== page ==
Hope, so they say, springs eternal. It’s the sort of saying you think of when March rolls around and it’s still snowing, but the forsythia is blooming. “I hope spring will come,” you muse, as you shiver by the window. The words hope and spring sort of join naturally, like peanut butter and jelly. I believe myself to be a hopeful person. Naturally I’m naive, I think the best of everyone, and “don’t worry, be happy,” could be tattooed on my forehead (it’s not – no worries). However – and there is always a “however” – I sometimes feel like hiding under my covers and not coming out.
But I always crawl back out. What I’ve noticed about myself is that when things get tough, I tend to stick it out. If I suffer a setback, I get back up, brush myself off, and go back in the ring. I’ve been knocked out more times than you can imagine, but I’m still there. I don’t let rejections or failures stop me from trying. On the contrary – when I fail at something, I usually give it all my attention until I can call it a success. Sometimes that takes years. Sometimes I never make it. That’s all right – it’s the journey that counts.
People ask me all the time – why do you write if you can’t support yourself financially from writing? It’s time wasted – it’s hours spent looking up details in libraries, making outlines, editing, re-editing, reading, and sometimes it’s erasing half of it and starting over. So why do it? I paint too – and I can’t support myself with my art, but I no one asks me why I draw. I guess drawing and painting fall under the hobby category, while writing is considered hard labor. I don’t know – both are equally time-consuming and passionate. I love doing both things. But why do I write? I just got my first month’s sales report, and I think most people would be hanging up their authors’ hats and saying, “which way to the real world, please?” But that’s the problem with us writers – we don’t live in the real world; we live in a world where anything is possible, anything. A woman can sit on a quartz chair and travel in time, be mistaken for Persephone, get kidnapped by Alexander the Great, and have long conversations with Apollo. We can’t hang up our writers’ hats – we don’t live in a real world. And that’s fine by me.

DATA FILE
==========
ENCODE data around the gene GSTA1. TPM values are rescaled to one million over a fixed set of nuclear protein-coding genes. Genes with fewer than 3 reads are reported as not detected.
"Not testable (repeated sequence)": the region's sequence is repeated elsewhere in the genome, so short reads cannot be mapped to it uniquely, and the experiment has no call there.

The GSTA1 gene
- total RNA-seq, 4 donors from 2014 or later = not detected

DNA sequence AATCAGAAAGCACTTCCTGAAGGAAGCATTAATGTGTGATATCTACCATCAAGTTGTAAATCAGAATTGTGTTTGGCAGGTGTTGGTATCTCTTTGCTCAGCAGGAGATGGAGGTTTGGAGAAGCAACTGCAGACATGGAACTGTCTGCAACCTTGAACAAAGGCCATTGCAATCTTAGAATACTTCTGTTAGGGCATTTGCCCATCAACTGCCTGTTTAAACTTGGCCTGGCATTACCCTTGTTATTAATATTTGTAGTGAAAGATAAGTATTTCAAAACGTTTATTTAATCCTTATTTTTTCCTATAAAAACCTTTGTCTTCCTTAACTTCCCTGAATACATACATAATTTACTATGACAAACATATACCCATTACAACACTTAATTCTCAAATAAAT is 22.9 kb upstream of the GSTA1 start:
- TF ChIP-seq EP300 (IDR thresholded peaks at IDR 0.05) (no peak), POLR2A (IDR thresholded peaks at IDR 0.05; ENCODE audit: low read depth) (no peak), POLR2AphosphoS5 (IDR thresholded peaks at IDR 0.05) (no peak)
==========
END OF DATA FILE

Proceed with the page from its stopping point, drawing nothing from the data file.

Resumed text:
Excerpt from “The Road to Alexander”, when Ashley goes to see an oracle, and ends up talking to Apollo…
‘I see a stranger in our midst,’ the voice came from behind the curtain. ‘Stand! So that I may see you.’
Barsine pushed me roughly to my feet.
‘Will you not ask a question of me?’ asked the mocking voice.
‘No. I don’t believe in you.’
There was a collective gasp from my companions, and Plexis drew in his breath with a hiss.
‘To believe or not to believe, that is not the question.’ The voice was sly again, and teasing. ‘You have come from farther than anyone here can imagine, and you will have the chance to return. However, to return you must sacrifice a human life: one living man. A donkey is just an animal with no soul, but you must kill a man with a soul. I see past the ice in your heart. Didn’t you know?’ There was a dry chuckle. ‘Here is a riddle for the Ice Queen. The king is dead, long live the king.’ A silence greeted these words. We all looked at each other, perplexed.
‘I don’t like riddles,’ I snapped, more angry and miserable than confused.
‘I’d love to stay and chat,’ said the voice, with something very like regret in it. ‘I too have questions to ask that only you may answer. Grant me one, just one, and I will tell you about your son.’
The blood drained from my face and my heart thumped painfully. ‘What do you want to know?’
‘Will my name be remembered? Is my name still on people’s lips?’
‘What do you mean?’ I was confused. What was the old woman’s name anyway? ‘What name?’
‘Apollo. I am here, and I want to know. Answer me, child of the future. Answer me now, for soon I will vanish and the centuries will bury me in their dust.’
At first I thought the woman was talking about herself, but a shiver run down my spine. My head tingled. It can’t be …
‘There are things you will never be able to explain. Just answer me, if you will. Do you know the name Apollo? Have you heard of me once before, perhaps as a whisper? Perhaps in some long, lost song? Do they still sing about me? Answer me … please.’
The voice was plaintive, and for some reason I saw Darius’s tragic face in my mind. The deposed king, a fallen angel. I thought of the Apollo space programme. Tears pricked my eyes. ‘Yes,’ I whispered. ‘Your name is spoken all the way to the moon, but it has nothing to do with you any more.’
There was a deep silence while my words were considered, and then the voice came again, calm and oddly quiet. ‘Well. I suppose I had to ask. Do you see how similar we are? The gods and men.’
(I’d like to thank the people who bought my book, ‘The Road to Alexander”. I hope you enjoyed it! Book II, “Legends of Persia”, will be out in June! Bliss!)